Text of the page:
The huge changes we have seen over the past 18 months have impacted all of our lives, and hospitality design is no exception. It has been a challenging period for everyone in the industry but as we enter a new phase of hospitality, it seems for us a good moment to take stock of some of the highlights and defining moments of hospitality design in recent years as we (hopefully) mark the end of an era of unprecedented change. The highlights of hospitality design evolution as it continues to stand the test of time.
The boutique approach to hotel design has gone from strength to strength since it first emerged onto the scene with the opening of Blakes Hotel in London in the late 1970s. Offering guests a more intimate, home-from-home feel, smaller boutique properties have often provided the canvas for quirkier interior design that also delivers a sense of luxury, whilst often at the same time paying homage to its locale and often the history of the buildings they occupy.
From the 1980’s cheaper and more accessible flights sparked a rapid expansion in the world travel market, signifying a need for more good quality hotels. As world travel became more available, we opened local offices of Richmond International in Sydney and Hong Kong and competed projects around the world including the Peninsula in Hong Kong, bringing the style of The Dorchester to the East.
As access to the rest of the world opened up, we saw that hospitality design around the world was changing too. By the late 80’s Amanpuri, was established in Phuket, creating the first of the Aman Resorts, demonstrating that a boutique hotel could be the complete package, filled with character and as luxurious as possible.
In the 90s Michelin-starred Anton Mosimann at The Berkeley became one of London’s top restaurants. It also marked the start of hotel restaurants becoming destinations in their own right. Across London other top chefs were brought into hotel restaurants, something which went on to expand worldwide. We were tasked to refurbish the hotel and bring it up to the same standard luxury level of the current marketplace. Marked by an emphasis on public spaces, the lobby increasingly became a focal point for socialising, and bar became a fixture on the local scene rather than merely providing services for guests. We saw that all these elements added to create a more social lifestyle for guests.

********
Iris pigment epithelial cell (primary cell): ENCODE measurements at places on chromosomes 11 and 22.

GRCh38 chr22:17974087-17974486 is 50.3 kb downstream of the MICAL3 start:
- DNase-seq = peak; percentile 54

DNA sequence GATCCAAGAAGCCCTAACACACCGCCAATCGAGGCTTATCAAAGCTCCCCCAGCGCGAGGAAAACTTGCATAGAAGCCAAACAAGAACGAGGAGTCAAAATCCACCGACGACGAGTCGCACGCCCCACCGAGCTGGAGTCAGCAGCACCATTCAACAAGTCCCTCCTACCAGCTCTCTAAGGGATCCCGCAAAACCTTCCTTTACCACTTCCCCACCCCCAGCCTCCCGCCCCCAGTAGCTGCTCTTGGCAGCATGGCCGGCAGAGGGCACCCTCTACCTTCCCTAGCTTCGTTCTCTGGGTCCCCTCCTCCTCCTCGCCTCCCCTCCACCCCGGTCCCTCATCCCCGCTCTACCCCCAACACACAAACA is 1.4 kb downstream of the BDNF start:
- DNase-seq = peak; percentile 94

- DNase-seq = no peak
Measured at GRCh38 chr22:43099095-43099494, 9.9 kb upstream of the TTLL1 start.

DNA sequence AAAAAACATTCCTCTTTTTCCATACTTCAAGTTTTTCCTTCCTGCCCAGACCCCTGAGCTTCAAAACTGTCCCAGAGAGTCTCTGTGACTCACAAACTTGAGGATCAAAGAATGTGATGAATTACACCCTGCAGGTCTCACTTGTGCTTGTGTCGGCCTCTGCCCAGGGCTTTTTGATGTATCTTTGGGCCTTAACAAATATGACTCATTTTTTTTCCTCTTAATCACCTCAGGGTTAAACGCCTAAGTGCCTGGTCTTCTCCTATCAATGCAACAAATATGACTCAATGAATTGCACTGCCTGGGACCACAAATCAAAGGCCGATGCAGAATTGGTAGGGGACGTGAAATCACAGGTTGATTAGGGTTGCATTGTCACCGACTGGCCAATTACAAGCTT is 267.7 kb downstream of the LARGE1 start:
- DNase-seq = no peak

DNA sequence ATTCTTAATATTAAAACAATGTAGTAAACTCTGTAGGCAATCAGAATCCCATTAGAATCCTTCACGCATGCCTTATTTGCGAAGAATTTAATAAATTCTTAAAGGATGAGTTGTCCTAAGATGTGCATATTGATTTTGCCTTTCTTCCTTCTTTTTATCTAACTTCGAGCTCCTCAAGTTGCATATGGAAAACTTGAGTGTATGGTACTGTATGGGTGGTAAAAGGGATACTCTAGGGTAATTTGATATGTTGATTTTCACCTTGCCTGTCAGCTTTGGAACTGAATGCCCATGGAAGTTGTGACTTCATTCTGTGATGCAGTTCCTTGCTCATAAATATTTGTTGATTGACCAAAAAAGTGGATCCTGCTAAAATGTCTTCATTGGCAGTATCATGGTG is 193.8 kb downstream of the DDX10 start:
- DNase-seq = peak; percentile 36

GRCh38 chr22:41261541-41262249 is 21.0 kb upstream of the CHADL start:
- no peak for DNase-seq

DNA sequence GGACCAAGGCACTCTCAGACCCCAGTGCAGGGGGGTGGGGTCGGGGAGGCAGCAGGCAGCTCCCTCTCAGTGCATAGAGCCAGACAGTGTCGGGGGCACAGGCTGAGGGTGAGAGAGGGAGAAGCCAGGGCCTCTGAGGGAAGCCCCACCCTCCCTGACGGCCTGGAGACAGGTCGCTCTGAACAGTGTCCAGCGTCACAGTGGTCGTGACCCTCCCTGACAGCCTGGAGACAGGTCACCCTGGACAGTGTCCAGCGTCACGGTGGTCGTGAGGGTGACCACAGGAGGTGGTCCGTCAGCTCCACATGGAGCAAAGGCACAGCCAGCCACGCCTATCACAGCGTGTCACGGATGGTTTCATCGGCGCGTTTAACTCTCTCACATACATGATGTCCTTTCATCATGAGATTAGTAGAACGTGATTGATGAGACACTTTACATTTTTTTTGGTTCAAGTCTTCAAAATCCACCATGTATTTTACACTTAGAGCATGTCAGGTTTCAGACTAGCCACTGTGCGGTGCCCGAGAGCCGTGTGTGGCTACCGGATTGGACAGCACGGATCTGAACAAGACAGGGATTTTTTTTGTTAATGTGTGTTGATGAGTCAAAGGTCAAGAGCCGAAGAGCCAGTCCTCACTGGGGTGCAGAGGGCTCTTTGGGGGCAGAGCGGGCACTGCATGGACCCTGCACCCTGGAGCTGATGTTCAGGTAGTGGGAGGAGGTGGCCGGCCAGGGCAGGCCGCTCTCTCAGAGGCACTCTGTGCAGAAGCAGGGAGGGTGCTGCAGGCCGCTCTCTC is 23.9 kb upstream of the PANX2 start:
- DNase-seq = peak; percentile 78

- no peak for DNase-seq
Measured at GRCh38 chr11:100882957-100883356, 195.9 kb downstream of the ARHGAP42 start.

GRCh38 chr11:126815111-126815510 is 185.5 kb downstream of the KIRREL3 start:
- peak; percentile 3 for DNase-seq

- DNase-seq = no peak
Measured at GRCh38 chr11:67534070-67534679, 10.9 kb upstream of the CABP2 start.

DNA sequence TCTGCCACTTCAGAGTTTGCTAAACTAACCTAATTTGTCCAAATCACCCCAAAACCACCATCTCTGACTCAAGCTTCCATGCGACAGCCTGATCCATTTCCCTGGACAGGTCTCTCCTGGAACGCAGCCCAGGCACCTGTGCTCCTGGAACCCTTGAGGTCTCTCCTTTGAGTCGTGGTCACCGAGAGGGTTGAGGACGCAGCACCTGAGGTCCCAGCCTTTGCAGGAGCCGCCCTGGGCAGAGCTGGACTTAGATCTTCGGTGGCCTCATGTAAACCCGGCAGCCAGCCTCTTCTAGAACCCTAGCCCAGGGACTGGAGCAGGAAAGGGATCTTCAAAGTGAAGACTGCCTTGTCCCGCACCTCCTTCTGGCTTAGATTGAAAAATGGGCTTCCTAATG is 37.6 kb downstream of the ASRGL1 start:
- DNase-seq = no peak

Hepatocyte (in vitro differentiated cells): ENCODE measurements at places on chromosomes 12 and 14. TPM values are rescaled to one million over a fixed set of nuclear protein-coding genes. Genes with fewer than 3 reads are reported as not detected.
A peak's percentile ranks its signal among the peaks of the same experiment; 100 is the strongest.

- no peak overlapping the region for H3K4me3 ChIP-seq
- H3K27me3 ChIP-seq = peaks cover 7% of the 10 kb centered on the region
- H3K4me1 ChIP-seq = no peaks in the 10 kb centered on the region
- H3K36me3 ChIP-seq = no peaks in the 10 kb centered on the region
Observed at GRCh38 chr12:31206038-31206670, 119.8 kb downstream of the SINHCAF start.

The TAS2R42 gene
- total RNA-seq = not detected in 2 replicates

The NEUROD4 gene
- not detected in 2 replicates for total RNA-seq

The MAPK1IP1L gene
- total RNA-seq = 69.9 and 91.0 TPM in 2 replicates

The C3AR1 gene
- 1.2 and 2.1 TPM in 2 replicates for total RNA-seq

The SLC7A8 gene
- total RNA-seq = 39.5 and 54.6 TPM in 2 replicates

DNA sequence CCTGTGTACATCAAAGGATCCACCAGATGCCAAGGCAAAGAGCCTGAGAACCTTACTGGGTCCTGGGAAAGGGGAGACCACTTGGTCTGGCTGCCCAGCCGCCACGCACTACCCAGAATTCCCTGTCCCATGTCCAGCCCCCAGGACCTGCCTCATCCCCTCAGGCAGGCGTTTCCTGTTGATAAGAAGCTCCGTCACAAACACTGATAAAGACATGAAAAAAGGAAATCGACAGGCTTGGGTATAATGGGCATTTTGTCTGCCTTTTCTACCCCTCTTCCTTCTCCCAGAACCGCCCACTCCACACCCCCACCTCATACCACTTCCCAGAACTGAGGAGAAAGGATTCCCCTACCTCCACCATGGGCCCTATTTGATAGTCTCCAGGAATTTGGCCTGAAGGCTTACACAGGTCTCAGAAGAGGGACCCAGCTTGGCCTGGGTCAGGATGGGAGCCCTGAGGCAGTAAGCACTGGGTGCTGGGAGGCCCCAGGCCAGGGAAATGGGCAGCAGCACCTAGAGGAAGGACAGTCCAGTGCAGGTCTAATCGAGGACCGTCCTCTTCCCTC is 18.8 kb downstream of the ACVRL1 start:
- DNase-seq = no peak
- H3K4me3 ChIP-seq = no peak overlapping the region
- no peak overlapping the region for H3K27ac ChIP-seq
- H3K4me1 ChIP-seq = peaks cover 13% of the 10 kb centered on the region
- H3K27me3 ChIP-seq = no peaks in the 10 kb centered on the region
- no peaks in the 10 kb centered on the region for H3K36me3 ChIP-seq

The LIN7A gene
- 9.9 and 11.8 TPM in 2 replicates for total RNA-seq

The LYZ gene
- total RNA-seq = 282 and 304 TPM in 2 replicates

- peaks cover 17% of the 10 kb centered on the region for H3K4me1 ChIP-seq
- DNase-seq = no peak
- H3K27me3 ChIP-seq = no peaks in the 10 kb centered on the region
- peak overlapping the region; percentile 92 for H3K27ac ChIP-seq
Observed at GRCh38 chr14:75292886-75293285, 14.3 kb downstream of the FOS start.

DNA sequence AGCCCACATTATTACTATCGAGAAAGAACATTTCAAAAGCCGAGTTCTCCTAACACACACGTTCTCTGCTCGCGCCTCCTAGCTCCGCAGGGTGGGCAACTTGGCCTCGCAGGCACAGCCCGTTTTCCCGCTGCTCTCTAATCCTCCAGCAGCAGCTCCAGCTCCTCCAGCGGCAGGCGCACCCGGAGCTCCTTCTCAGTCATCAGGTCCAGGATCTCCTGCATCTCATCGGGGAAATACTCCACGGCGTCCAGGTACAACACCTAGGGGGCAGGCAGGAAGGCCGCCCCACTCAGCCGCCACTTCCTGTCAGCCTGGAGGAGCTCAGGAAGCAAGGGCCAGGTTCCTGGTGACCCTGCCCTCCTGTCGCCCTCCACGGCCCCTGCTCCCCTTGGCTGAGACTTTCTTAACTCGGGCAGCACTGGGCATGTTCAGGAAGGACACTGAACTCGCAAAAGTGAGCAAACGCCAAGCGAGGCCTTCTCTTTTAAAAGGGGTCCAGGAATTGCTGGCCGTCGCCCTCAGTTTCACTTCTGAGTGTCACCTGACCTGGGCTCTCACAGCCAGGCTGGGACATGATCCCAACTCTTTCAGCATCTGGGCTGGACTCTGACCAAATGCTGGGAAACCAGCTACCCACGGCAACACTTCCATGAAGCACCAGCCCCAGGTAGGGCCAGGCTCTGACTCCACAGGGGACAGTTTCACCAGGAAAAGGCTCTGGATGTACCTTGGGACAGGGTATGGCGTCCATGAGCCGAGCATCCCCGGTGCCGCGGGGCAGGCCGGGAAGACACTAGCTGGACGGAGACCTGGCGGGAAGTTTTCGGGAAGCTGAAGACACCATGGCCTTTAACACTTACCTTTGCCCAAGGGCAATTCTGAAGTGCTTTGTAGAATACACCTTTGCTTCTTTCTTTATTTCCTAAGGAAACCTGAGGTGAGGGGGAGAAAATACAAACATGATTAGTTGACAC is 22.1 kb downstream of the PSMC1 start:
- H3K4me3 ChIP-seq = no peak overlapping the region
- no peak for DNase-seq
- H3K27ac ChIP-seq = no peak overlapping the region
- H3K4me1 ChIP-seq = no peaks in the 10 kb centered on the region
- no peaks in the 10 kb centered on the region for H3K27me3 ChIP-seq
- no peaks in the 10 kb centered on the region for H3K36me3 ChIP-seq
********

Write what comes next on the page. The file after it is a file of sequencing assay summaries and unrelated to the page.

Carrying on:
Over past 20 years, ensuring authenticity and adding elements to the interiors that are relevant to that local has become even more important to a hotel. Be it artworks of local landmarks, or from local artists or items that are made locally, hotels want to integrate into its surrounding area and be a part of the local community.
Four Seasons Gresham Palace in Budapest is an example of our commitment to the history and heritage of iconic buildings. Working with local artisans and manufacturers we reconstructed and recreated the secessionist masterpiece built in 1906. The design won awards and, restored to its former grandeur, the Gresham has become a symbol of the city’s transformation.
The advance in technology across the industry in the last few years has been unprecedented and looks set to leave a lasting impression on hotel design in the future. Technology is now firmly rooted in hotel design and the guest experience. Charging points, tablets, flat screens and in-room control pads have all brought about a marked change in the design and functionality of hotel interiors. This level of innovation has also been driven by guest demand. As with remote working and working hand-in-hand with the advances in the design of lobby and reception areas, the appetite for new technology shows no signs of abating and it will be fascinating to watch the next stage in its evolution as guests continue to return and the industry faces the brave new world head on.